But when those planes hit the World Trade Center and the Pentagon, and crashed into that empty field in Pennsylvania, everything changed for me.
In that moment of national upheaval, I re-evaluated my own life choices. I decided to leave my job in the private sector. I wanted to help defend the country that had saved my family’s life. I vaguely sensed that the best place for me was in public service. And that the path to this career change was through graduate school.
Going to Georgetown turned out to be one of the best decisions of my life. I found caring mentors and made close friends, many of whom I remain in touch with today. I learned so much from my professors and my classmates.
After graduation, I went to work at the Department of Defense, which was an incredibly rewarding and, at times, emotionally wrenching experience.
I worked with men and women, both military and civilian, of exceptional courage and character. Some of them lost their lives or limbs for their country. Others led humanitarian missions that saved or improved the lives of strangers in far-flung places.
Not every day at the Pentagon was fulfilling or exciting, but so many days were. There was a sense of mission that pervaded our work. There was this unvoiced feeling that our efforts were more of a calling than a career.
Along with serving in Congress, I’ve had no higher honor than working at the Department of Defense. And I wouldn’t have had the opportunity to fulfill either role were it not for Georgetown. The university prepared me, it empowered me, and it changed the course of my life in ways I never could have imagined.
I think you’ll find the same will be true in your own lives.
More than a decade-and-a-half after my own graduation, I still feel tremendous pride in having gone to Georgetown, and I hope you do too. I don’t know any of you personally, but I feel a sense of kinship with each of you.
Whatever you choose to do with your careers, you’re bound to have what I call “Georgetown moments” or “MSFS moments” along the way. It happens to me rather often.
You’ll meet or cross paths with someone in your line of work. It could be in a foreign ministry, at a refugee camp, during a high-stakes business negotiation, on a congressional trip abroad, or— more likely now—on a Zoom conference call where someone is struggling to master the “mute” button. They could be of any age or nationality. They might be on “your side” or on the “other side” of whatever issue you happen to be discussing.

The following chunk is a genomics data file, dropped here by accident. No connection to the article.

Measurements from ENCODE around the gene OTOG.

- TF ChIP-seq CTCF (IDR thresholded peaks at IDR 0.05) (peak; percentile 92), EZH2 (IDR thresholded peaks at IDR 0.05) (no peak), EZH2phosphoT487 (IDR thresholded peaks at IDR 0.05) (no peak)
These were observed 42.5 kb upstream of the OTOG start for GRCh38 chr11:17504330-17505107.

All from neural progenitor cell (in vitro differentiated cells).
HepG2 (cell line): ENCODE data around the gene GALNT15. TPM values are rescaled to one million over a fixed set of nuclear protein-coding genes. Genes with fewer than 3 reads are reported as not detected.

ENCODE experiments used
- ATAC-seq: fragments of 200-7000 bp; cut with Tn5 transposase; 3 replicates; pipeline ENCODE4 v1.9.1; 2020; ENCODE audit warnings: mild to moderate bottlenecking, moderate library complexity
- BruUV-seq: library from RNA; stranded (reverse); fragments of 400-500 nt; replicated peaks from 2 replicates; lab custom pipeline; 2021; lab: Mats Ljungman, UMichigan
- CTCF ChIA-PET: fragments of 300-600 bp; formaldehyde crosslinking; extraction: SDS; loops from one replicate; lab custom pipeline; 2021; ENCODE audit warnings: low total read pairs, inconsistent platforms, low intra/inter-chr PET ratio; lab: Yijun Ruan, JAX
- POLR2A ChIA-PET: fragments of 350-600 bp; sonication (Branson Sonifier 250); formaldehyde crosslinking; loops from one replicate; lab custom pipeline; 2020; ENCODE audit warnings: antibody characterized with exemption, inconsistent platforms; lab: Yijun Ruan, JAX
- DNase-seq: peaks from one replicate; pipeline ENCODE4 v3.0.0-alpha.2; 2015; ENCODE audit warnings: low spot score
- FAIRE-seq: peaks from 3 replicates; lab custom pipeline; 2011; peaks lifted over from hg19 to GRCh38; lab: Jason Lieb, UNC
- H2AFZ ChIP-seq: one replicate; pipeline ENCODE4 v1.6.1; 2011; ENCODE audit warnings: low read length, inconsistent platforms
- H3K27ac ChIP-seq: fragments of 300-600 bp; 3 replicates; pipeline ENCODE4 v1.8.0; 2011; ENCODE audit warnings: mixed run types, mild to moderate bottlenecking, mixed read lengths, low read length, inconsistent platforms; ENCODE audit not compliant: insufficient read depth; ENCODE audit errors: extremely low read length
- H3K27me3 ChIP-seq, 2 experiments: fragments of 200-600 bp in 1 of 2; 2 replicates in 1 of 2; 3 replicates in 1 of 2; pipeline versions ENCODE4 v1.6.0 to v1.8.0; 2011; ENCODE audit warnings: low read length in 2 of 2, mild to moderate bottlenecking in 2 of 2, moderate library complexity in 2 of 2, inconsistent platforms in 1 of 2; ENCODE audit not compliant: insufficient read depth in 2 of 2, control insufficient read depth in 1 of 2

You’ll start talking and you’ll learn they went to Georgetown and graduated from SFS, just like you did. You’ll swap stories. Even if you have little else in common, a bond of recognition and respect will form between you—one that is rooted in your shared fondness for this special place.
Those will be memorable moments, and they’ll remind that you are part of a cohesive community with a global reach.
Let me close with this thought.
The world is a complicated and challenging place. It was before COVID-19, and is likely to become more so in the wake of the virus.
It’s one thing to read about the deadly pandemics of the distant past.
It’s another thing to confront—but to largely contain—the contagious diseases of the recent past, like avian flu, swine flu, and Ebola.
It’s a completely different thing to endure a global pandemic that—as I speak to you—has already taken the lives of 300,000 people around the world and ravaged the global economy.
This nightmare scenario has become our new reality.
It’s too soon to predict with precision how the world will change as a result of the coronavirus, and whether those changes will be for the better or for the worse.
On the one hand, we could see increased competition, and even conflict between and within countries.
On the other hand, we could see enhanced cooperation among nations, even among historic rivals, because they now confront the same unseen enemy, one who does not respect borders or care about flags.
You are graduating into a moment of global upheaval. It poses new risks and presents new opportunities.
In times such as this, the need for wise leadership, steady statesmanship, and innovative corporate thinking has never been more vital.
We need men and women who have studied history and foreign affairs, and who have learned— but not over-learned—the lessons of the past.
Who are comfortable, and even cherish, interacting with people from different backgrounds and cultures.
Who are proud to be citizens of their country, but never forget that they share a common humanity with citizens of other countries.
Who understand that patriotism and nationalism are not the same thing.
Who embrace the changing times, while staying true to their core values.
Who believe in the free exchange of ideas.
Who want, and who are willing to put in the hard work, to build a world that is more just.
In other words, we need men and women just like you.
I wish you the best of luck as you continue your journey through life. You’ve done an incredible job so far, and I know you’ll keep making us proud.